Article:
Henceforth, the IAEA would develop a comprehensive picture of an NPT-signatory's nuclear and nuclear-related activities, including nuclear-related imports and exports. The Additional Protocol also provided the IAEA the authority to visit any facility declared or not to investigate questions or inconsistencies in an NPT-signatory's declarations.
As of Bush's declaration of war, neither Iran nor North Korea had yet signed an Additional Protocol. But as a consequence of the cease-fire resolutions Iraq was effectively already subject to an Additional Protocol for nukes and for chem-bio weapons, as well.
That presented a major problem for the neo-crazies.
Thanks to Bob Woodward, we know that Bush already had the Pentagon working on an invasion plan for Iraq. Furthermore, public opinion polls showed that the only acceptable rationale for such an invasion would be the possession by Iraq of nukes and an intention to give those nukes to terrorists.
What were the neo-crazies to do?
Well, first attack the IAEA. Discredit it. Call Director General Mohamed ElBaradei a liar, or worse. Tell Congress and media sycophants there is incontrovertible proof that Saddam Hussein will have nukes to give terrorists within a few months.
Then, a few days later, attack Iraq.
Unfortunately for the neocrazies, the whole world soon learned the IAEA and its enhanced Safeguards system was effective. And ElBaradei was not lying. There had been no attempt to resuscitate Iraq's nuke programs. None. Worse, North Korea withdrew from the NPT on the eve of the invasion and began recovering weapons-grade plutonium from the spent-fuel elements formerly under IAEA lock and seal. Soon, the Koreans really could have nukes to give terrorists.
Worse still, Iran announced it would negotiate and sign an Additional Protocol.
What were the neo-crazies to do?
Well, there was essentially nothing they could do about North Korea. All our armed forces were needed to suppress Iraqi opposition to our occupation.
There were no forces available to invade Iran, either.
So, get Congress to pass Concurrent Resolution 398 which:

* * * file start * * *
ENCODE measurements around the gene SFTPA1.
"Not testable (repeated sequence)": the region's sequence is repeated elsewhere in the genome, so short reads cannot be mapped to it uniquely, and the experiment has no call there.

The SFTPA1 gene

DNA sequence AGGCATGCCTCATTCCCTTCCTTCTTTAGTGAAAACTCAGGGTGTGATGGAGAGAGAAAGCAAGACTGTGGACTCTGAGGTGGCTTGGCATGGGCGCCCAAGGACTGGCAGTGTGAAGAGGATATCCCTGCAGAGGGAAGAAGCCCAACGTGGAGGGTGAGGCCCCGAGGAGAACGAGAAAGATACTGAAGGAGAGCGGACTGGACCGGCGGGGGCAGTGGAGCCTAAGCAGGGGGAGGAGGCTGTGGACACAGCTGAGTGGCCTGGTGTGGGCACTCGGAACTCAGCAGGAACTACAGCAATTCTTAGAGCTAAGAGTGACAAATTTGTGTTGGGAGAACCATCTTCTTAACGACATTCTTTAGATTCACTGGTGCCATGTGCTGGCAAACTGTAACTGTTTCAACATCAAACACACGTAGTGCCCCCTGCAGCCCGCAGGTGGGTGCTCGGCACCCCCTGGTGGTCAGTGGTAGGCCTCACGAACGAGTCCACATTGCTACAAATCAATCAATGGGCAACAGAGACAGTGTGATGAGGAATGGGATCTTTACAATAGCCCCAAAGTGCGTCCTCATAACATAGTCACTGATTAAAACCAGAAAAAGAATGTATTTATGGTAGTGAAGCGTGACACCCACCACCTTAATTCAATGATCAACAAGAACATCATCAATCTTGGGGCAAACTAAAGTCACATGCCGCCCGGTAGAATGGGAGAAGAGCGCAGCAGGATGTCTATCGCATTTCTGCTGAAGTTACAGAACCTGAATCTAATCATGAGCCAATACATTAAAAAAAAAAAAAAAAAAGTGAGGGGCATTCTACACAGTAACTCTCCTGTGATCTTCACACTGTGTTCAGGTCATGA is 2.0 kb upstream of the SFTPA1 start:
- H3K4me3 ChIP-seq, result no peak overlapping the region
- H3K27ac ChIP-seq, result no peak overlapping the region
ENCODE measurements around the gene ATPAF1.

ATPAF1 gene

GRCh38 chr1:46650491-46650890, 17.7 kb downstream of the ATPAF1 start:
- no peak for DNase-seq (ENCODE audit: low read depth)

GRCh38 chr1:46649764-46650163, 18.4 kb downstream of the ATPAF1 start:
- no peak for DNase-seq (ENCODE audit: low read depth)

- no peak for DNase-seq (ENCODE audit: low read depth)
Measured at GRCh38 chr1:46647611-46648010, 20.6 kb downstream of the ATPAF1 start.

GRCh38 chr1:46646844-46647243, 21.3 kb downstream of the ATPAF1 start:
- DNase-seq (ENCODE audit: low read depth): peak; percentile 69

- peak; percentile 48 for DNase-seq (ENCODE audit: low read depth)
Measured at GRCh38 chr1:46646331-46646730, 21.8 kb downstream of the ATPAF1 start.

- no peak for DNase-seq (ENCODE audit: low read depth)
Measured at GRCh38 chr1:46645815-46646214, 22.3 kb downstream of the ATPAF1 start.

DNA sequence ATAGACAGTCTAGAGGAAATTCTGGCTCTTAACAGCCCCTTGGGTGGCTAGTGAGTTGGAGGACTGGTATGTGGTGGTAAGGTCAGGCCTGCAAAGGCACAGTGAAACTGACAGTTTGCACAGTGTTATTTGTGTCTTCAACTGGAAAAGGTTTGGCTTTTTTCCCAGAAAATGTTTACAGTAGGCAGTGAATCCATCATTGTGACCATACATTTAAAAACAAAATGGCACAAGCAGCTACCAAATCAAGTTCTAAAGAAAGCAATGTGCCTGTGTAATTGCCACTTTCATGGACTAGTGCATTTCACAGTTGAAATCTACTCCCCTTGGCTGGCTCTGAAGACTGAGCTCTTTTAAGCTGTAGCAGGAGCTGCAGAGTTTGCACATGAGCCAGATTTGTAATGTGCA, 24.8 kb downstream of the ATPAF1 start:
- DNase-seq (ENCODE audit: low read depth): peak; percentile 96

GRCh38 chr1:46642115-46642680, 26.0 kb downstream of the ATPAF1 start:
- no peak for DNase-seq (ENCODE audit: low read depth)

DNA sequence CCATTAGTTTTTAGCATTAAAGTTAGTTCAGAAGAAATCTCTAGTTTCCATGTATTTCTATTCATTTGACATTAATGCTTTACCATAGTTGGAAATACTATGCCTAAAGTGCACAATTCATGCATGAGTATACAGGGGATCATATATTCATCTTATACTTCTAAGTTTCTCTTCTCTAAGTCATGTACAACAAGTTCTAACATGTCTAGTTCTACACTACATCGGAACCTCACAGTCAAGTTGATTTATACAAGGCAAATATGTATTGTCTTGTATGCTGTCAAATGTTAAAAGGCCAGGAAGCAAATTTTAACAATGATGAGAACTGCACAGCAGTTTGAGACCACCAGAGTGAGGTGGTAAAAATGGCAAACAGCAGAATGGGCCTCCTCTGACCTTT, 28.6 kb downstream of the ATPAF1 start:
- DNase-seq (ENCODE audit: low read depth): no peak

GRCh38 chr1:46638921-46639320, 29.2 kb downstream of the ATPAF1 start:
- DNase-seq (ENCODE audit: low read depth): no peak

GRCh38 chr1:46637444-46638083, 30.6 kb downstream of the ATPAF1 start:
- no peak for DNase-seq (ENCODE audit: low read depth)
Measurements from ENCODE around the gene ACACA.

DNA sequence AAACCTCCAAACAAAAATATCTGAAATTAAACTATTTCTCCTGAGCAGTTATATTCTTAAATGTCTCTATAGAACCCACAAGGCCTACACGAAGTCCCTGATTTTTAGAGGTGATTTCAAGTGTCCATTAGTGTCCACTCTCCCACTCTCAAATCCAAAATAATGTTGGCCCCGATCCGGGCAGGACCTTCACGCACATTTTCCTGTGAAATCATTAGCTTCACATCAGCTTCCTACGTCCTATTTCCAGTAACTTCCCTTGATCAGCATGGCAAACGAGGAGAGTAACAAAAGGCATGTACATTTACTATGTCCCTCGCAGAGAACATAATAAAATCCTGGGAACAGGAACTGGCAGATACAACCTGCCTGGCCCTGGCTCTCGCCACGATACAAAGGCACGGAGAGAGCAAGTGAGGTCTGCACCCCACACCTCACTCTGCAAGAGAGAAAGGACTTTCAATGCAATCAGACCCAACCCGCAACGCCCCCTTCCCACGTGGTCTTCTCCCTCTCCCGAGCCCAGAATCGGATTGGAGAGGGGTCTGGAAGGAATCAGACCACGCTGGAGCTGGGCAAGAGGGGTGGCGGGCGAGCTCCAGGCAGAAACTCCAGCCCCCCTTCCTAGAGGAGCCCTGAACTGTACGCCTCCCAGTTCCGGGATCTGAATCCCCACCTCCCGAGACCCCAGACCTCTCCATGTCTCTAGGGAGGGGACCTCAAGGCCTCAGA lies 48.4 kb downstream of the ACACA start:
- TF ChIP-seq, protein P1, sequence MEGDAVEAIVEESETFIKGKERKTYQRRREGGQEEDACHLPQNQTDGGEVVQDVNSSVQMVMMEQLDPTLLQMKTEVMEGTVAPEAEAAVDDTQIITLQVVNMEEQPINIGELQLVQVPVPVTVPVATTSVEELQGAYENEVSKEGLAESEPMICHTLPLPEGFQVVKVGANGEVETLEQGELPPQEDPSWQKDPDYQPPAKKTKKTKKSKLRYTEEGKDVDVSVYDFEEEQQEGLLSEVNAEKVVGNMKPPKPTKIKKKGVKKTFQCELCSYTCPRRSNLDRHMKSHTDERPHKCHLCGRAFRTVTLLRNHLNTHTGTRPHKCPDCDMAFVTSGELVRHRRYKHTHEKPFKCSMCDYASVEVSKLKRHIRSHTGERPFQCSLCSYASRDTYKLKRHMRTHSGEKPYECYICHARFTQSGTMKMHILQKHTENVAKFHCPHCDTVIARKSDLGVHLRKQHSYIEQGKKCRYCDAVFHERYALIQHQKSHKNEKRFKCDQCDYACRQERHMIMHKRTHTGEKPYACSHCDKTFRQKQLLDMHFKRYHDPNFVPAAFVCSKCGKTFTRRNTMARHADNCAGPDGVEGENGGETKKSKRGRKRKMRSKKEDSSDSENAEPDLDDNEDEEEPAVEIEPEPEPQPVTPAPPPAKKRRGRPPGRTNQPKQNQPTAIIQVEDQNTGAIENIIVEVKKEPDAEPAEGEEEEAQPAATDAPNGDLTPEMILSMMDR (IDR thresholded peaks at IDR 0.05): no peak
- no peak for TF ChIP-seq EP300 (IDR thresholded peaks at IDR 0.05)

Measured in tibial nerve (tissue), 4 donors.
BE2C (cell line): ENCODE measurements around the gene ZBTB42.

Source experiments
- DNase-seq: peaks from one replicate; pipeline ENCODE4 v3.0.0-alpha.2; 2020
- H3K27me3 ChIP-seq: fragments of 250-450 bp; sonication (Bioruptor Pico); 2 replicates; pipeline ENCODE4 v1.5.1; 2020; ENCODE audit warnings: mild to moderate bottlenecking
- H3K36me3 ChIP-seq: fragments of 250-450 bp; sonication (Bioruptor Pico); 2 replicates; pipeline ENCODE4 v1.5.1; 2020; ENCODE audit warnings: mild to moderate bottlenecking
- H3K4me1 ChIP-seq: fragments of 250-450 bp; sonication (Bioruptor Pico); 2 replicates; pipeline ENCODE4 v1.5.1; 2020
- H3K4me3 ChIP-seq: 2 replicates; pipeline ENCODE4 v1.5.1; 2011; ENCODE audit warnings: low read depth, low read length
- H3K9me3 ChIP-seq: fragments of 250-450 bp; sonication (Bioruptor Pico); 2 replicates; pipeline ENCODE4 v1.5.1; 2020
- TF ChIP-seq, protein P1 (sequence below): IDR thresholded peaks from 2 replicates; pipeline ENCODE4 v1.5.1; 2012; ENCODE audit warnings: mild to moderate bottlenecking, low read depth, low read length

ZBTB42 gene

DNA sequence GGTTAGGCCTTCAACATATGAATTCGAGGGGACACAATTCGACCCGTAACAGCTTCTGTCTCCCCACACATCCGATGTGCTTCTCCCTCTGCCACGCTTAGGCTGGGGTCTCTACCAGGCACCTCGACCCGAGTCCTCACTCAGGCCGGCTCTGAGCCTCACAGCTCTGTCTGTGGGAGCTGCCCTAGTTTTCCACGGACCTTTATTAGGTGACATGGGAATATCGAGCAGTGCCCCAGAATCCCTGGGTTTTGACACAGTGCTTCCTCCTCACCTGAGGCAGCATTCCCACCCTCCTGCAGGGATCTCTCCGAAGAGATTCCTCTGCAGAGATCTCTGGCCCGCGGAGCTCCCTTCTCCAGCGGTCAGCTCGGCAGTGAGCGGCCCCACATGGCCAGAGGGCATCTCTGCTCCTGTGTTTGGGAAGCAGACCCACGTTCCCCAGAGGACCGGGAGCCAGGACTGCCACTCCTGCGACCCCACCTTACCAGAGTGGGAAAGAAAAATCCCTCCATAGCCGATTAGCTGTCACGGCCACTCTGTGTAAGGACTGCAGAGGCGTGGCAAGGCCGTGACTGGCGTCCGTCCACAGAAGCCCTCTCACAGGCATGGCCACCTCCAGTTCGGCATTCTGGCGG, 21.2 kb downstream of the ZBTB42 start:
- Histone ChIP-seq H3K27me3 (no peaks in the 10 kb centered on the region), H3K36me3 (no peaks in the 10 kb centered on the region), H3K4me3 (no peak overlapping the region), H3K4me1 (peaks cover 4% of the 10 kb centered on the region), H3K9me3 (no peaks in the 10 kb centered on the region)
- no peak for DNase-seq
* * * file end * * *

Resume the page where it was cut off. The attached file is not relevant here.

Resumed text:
calls upon all State Parties to the Treaty on the Non-Proliferation of Nuclear Weapons including the United States to use all appropriate means to deter, dissuade, and prevent Iran from acquiring nuclear weapons including ending all nuclear and other cooperation with Iran (including the provision of dual use items) until Iran fully implements the Additional Protocol between Iran and the IAEA for the application of safeguards.
Then set about foiling Iran's attempts to "fully implement" an Additional Protocol.
Declare economic war. Resolution 398 also:
A) urges Japan to ensure that Japanese commercial entities not proceed with the development of Iran's Azadegan oil field;
B) urges France and Malaysia to ensure that French and Malaysian commercial entities not proceed with their agreement for further cooperation in expanding Iran's liquid natural gas production field;
C) calls on all countries to intercede with their commercial entities to ensure that these entities refrain from or cease all investment and investment-related activities that support Iran's energy industry; and
D) calls on the president to enforce the provisions of the Iran and Libya Sanctions Act of 1996 to discourage foreign commercial entities from investing in Iran's energy industry.
So, how's the economic war against "terrorism" going?
Well, last week, Spain our former military ally in Iraq signed textile, shipping, fisheries, agriculture, tourism and automotive trade agreements with Iran.
What's "C'est la guerre" in Spanish?